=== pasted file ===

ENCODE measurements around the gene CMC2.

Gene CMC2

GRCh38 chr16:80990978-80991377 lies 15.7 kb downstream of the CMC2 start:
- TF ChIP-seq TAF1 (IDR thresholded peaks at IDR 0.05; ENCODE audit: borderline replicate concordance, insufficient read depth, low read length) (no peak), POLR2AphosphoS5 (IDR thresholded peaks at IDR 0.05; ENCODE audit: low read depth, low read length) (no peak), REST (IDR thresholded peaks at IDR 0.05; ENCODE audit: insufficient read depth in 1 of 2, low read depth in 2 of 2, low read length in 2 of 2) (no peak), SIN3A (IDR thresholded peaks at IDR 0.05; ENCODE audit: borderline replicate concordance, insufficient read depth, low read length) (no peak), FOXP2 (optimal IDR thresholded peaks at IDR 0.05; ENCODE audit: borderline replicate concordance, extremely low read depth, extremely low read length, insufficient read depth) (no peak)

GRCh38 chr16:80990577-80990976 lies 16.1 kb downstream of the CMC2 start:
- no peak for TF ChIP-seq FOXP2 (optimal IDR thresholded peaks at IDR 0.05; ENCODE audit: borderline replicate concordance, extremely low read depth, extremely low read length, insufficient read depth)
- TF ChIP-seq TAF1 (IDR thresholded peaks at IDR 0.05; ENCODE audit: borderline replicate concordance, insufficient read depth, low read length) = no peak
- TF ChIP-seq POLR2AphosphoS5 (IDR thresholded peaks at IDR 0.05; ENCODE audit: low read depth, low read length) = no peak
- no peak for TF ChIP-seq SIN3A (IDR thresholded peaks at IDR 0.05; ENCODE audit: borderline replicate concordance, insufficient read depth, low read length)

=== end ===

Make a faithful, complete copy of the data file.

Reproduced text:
ENCODE measurements around the gene CMC2.

Gene CMC2

GRCh38 chr16:80990978-80991377 lies 15.7 kb downstream of the CMC2 start:
- TF ChIP-seq TAF1 (IDR thresholded peaks at IDR 0.05; ENCODE audit: borderline replicate concordance, insufficient read depth, low read length) (no peak), POLR2AphosphoS5 (IDR thresholded peaks at IDR 0.05; ENCODE audit: low read depth, low read length) (no peak), REST (IDR thresholded peaks at IDR 0.05; ENCODE audit: insufficient read depth in 1 of 2, low read depth in 2 of 2, low read length in 2 of 2) (no peak), SIN3A (IDR thresholded peaks at IDR 0.05; ENCODE audit: borderline replicate concordance, insufficient read depth, low read length) (no peak), FOXP2 (optimal IDR thresholded peaks at IDR 0.05; ENCODE audit: borderline replicate concordance, extremely low read depth, extremely low read length, insufficient read depth) (no peak)

GRCh38 chr16:80990577-80990976 lies 16.1 kb downstream of the CMC2 start:
- no peak for TF ChIP-seq FOXP2 (optimal IDR thresholded peaks at IDR 0.05; ENCODE audit: borderline replicate concordance, extremely low read depth, extremely low read length, insufficient read depth)
- TF ChIP-seq TAF1 (IDR thresholded peaks at IDR 0.05; ENCODE audit: borderline replicate concordance, insufficient read depth, low read length) = no peak
- TF ChIP-seq POLR2AphosphoS5 (IDR thresholded peaks at IDR 0.05; ENCODE audit: low read depth, low read length) = no peak
- no peak for TF ChIP-seq SIN3A (IDR thresholded peaks at IDR 0.05; ENCODE audit: borderline replicate concordance, insufficient read depth, low read length)